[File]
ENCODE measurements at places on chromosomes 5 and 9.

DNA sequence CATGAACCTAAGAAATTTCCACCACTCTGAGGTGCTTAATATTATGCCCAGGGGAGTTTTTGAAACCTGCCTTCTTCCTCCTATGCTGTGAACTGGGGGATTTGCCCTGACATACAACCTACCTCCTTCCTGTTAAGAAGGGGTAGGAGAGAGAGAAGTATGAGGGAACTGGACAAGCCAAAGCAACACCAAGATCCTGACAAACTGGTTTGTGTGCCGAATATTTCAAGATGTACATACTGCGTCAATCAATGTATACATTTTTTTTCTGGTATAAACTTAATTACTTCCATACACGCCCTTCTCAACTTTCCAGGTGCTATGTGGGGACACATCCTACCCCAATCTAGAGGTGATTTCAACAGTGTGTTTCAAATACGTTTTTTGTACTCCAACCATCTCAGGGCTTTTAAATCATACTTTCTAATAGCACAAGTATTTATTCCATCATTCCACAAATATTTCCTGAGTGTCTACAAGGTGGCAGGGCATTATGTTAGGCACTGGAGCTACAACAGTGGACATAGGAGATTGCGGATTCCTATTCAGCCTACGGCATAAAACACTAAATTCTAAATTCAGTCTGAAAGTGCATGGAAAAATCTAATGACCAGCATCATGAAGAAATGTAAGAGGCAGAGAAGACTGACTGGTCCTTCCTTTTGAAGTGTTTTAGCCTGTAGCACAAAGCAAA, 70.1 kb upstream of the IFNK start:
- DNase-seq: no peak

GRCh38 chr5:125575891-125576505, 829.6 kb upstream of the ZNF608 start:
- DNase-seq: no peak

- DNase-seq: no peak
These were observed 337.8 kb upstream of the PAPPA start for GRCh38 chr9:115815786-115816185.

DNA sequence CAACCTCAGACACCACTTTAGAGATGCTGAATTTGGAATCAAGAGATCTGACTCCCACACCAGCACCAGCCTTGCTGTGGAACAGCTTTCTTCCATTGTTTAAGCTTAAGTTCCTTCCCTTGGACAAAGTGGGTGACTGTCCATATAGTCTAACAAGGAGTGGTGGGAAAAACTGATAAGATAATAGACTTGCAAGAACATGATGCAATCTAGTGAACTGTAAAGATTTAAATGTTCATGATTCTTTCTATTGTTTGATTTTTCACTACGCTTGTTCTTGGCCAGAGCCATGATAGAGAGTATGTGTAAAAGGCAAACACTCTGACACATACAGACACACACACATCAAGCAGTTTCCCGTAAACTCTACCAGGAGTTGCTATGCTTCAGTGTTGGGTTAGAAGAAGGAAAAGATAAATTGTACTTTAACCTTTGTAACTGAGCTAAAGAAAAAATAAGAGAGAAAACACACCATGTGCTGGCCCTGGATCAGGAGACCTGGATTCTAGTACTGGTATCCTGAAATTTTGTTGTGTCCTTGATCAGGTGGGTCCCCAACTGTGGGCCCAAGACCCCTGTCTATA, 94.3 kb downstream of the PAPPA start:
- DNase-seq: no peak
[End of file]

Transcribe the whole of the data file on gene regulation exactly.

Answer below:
ENCODE measurements at places on chromosomes 5 and 9.

DNA sequence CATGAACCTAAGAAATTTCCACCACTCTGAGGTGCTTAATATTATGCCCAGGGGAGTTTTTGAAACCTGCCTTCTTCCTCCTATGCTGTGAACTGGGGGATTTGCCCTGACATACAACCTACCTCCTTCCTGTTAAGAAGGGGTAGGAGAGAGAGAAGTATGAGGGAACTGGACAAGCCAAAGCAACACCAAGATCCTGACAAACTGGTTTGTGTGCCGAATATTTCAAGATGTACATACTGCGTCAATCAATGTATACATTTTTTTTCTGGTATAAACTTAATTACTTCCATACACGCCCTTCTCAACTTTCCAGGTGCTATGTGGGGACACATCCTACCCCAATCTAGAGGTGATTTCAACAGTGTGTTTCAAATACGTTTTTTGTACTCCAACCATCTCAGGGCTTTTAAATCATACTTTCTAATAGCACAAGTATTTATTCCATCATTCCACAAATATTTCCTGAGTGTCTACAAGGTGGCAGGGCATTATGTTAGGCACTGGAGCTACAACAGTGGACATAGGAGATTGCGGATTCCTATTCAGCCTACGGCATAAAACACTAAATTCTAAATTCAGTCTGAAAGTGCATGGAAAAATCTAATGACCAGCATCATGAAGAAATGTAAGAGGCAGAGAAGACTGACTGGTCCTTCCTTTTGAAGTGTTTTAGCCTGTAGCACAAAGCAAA, 70.1 kb upstream of the IFNK start:
- DNase-seq: no peak

GRCh38 chr5:125575891-125576505, 829.6 kb upstream of the ZNF608 start:
- DNase-seq: no peak

- DNase-seq: no peak
These were observed 337.8 kb upstream of the PAPPA start for GRCh38 chr9:115815786-115816185.

DNA sequence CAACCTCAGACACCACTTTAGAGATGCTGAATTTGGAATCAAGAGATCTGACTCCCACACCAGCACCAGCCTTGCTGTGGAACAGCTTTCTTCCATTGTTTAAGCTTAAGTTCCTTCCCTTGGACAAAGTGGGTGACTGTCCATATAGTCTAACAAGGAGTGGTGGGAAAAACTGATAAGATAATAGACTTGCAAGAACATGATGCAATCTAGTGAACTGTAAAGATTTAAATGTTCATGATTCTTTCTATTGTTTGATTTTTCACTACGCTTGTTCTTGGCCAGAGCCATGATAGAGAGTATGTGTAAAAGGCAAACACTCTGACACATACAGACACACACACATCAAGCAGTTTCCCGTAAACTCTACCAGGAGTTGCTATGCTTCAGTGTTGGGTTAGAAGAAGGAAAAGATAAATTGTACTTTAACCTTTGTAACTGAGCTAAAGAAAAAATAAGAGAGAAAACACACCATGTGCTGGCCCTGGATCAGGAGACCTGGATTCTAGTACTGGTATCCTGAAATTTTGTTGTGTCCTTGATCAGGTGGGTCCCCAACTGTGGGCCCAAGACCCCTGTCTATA, 94.3 kb downstream of the PAPPA start:
- DNase-seq: no peak